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50 killed at anti-government protests in Ethiopia

Police fired teargas and warning shots at anti-government protesters during a religious festival, triggering a stampede that killed ‘at least 50 people’.

Thousands of people had gathered for an annual celebration of thanksgiving in Ethiopia’s Oromiya region when some began chanting and waving a rebel flag.

When police fired teargas and guns into the air, crowds fled and created a stampede, with some people plunging into a deep ditch.

Witnesses said they saw people dragging out a dozen or more victims, showing no obvious sign of life.

Half a dozen people, also motionless, were also seen being taken by pick-up truck to a hospital, one witness said.

The government said ‘lives were lost’ and ‘several were injured’ but did not give a precise death toll.


The figure of 50 deaths came from the opposition Oromo Federalist Congress.

Crowds chanted ‘we need freedom’ and ‘we need justice’, preventing community elders, deemed close to the government, from delivering their speeches.

Some protesters waved the red, green and yellow flag of the Oromo Liberation Front, a rebel group branded a ‘terrorist’ organisation by the government.

The crush took place during the Irreecha festival of thanksgiving in the town of Bishoftu, about 25 miles south of the capital Addis Ababa.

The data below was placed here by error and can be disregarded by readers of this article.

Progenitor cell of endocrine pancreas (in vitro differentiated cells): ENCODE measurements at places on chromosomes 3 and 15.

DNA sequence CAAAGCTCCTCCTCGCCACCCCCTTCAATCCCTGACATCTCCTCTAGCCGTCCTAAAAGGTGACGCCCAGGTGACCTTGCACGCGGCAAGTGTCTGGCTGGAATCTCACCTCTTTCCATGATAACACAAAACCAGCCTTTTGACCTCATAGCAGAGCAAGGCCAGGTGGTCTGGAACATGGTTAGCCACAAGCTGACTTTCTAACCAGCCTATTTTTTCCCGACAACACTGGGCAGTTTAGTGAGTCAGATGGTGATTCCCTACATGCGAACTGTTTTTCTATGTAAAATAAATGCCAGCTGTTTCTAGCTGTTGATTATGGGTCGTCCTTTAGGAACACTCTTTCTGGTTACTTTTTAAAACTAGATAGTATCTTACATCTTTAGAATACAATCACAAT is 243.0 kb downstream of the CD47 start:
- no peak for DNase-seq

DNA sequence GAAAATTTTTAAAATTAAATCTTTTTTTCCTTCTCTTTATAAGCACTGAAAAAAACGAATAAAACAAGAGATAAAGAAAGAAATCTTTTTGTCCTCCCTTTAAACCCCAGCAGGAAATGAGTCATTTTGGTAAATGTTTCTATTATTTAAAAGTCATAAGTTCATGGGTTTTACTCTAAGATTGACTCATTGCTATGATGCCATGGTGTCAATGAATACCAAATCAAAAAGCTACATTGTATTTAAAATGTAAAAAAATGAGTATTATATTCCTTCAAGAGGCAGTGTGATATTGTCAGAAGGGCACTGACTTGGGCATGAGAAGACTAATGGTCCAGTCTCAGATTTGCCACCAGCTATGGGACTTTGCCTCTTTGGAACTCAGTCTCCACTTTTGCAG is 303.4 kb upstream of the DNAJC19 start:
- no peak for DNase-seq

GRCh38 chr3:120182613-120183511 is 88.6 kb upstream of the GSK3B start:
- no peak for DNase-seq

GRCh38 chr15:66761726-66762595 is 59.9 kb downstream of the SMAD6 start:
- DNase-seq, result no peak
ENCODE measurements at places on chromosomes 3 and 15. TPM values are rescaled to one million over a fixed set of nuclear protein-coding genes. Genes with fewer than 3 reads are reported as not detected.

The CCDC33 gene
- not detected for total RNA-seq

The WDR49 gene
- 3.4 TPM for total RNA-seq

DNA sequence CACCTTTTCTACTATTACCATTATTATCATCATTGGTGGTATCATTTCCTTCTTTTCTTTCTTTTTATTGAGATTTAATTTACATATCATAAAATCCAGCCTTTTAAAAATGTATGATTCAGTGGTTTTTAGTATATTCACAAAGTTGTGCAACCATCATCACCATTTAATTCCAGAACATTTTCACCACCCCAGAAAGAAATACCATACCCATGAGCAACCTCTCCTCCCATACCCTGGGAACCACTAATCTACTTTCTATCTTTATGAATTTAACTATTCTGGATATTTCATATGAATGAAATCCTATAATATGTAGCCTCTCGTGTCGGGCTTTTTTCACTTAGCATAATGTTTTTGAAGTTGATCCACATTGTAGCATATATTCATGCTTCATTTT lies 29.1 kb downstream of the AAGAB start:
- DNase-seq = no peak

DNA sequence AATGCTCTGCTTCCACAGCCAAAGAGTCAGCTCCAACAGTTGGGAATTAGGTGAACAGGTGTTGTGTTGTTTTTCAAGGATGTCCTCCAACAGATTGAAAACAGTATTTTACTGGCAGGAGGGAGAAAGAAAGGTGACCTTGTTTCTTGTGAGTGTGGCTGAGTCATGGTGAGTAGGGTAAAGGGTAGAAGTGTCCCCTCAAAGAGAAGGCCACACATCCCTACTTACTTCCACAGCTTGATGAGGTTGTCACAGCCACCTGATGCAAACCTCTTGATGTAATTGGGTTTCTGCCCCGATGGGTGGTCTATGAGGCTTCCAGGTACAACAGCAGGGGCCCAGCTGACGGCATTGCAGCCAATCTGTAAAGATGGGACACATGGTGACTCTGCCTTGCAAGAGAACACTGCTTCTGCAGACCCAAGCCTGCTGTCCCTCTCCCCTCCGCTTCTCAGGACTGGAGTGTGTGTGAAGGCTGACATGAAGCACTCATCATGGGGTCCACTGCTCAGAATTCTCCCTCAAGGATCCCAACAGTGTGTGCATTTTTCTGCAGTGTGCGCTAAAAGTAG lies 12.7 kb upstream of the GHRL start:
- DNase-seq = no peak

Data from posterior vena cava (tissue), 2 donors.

Sporadic protests have erupted in Oromiya in the last two years, initially sparked by a land row but increasingly turning more broadly against the government.

Since late 2015, scores of protesters have been killed in clashes with police.

These developments highlight tensions in the country where the government has delivered stellar economic growth rates but faced criticism from opponents and rights group that it has trampled on political freedoms.

A government spokesman said: ‘As a result of the chaos, lives were lost and several of the injured were taken to hospital. Those responsible will face justice.’


Merera Gudina, chairman of the opposition Oromo Federalist Congresso, said the government tried to use the event to show Oromiya was calm, but ‘people still protested’.

The government blames rebel groups and dissidents abroad for stirring up the protests and provoking violence.

It dismisses charges that it clamps down on free speech or its opponents.

Protesters had chanted slogans against Oromo People’s Democratic Organisation, one of the four regional parties that make up the Ethiopian Peoples’ Revolutionary Democratic Front, which has ruled the country for quarter of a century.

In a 2015 parliamentary election, opposition parties failed to win a single seat – down from just one in the previous parliament.

Opponents accused the government of rigging the vote, a charge government officials dismissed.

Protests in Oromiya province initially flared in 2014 over a development plan for the capital that would have expanded its boundaries, a move seen as threatening farmland.

Scores have been killed since late in 2015 and this year as protests gathered pace, although the government shelved the boundary plan earlier this year.



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